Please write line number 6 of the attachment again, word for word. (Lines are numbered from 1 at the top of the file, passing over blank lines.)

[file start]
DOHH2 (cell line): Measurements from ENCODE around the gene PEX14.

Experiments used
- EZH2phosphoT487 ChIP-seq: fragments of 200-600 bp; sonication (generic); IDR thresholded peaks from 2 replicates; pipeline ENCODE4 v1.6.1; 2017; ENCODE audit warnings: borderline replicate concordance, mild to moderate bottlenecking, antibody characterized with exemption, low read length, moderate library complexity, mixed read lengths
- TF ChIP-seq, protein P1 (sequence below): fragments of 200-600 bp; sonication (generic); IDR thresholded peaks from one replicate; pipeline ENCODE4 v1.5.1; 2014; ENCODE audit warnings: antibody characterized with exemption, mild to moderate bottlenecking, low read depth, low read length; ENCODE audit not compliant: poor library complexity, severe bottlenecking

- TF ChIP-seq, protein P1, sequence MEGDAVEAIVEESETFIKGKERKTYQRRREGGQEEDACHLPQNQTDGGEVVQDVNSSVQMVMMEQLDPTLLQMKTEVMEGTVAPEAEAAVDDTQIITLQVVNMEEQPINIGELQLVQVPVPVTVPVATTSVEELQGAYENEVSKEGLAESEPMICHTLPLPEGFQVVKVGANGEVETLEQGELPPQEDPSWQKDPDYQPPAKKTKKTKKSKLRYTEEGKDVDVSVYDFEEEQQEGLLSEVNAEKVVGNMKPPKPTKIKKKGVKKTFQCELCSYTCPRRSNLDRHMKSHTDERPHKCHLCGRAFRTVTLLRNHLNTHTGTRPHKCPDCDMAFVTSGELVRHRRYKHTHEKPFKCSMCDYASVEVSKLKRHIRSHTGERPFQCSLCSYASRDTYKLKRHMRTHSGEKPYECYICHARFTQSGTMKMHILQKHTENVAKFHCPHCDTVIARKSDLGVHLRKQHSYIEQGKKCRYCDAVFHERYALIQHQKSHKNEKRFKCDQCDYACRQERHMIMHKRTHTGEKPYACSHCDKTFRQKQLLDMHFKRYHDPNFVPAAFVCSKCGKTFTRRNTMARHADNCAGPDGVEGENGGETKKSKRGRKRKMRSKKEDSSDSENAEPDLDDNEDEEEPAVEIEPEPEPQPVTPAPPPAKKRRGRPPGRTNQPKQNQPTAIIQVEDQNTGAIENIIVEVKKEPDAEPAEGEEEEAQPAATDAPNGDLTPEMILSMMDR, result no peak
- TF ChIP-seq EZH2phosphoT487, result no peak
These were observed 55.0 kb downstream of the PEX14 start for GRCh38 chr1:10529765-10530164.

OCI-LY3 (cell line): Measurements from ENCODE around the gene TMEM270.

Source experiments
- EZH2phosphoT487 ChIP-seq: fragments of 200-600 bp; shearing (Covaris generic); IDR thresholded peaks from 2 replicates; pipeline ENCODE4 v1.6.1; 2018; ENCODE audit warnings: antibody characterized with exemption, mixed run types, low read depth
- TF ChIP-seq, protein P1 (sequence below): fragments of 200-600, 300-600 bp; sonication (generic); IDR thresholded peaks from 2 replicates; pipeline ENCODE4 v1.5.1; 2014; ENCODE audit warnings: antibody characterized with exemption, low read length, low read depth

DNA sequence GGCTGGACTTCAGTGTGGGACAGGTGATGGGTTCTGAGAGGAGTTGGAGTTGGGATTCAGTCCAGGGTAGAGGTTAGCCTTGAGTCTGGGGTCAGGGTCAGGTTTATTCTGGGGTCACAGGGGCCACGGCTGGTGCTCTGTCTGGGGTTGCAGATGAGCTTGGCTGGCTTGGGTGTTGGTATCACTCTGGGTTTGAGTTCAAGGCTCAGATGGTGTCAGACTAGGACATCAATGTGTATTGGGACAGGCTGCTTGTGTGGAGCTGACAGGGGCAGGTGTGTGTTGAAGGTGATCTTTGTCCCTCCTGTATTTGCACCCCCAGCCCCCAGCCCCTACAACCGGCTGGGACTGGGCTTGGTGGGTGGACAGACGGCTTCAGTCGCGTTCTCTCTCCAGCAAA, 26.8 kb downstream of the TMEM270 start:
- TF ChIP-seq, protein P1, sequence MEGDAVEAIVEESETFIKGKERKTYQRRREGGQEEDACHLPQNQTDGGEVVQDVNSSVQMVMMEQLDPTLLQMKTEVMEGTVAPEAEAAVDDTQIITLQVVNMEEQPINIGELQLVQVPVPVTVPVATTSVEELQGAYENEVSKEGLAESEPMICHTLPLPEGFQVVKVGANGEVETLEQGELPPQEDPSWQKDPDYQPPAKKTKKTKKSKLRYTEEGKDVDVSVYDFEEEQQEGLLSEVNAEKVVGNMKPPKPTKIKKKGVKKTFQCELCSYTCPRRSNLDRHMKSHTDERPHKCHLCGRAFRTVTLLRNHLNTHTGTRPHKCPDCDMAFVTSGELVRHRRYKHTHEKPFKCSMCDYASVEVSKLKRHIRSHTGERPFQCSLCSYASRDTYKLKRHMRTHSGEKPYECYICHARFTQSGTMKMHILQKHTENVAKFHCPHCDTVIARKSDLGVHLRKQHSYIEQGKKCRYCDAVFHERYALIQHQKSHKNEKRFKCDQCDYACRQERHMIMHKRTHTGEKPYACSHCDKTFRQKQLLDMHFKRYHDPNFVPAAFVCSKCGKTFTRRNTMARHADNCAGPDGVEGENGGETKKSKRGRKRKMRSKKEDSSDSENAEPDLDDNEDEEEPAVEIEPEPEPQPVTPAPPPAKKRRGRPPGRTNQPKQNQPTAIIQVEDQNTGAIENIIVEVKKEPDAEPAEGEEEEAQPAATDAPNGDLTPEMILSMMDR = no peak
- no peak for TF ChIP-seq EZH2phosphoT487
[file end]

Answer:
- TF ChIP-seq EZH2phosphoT487, result no peak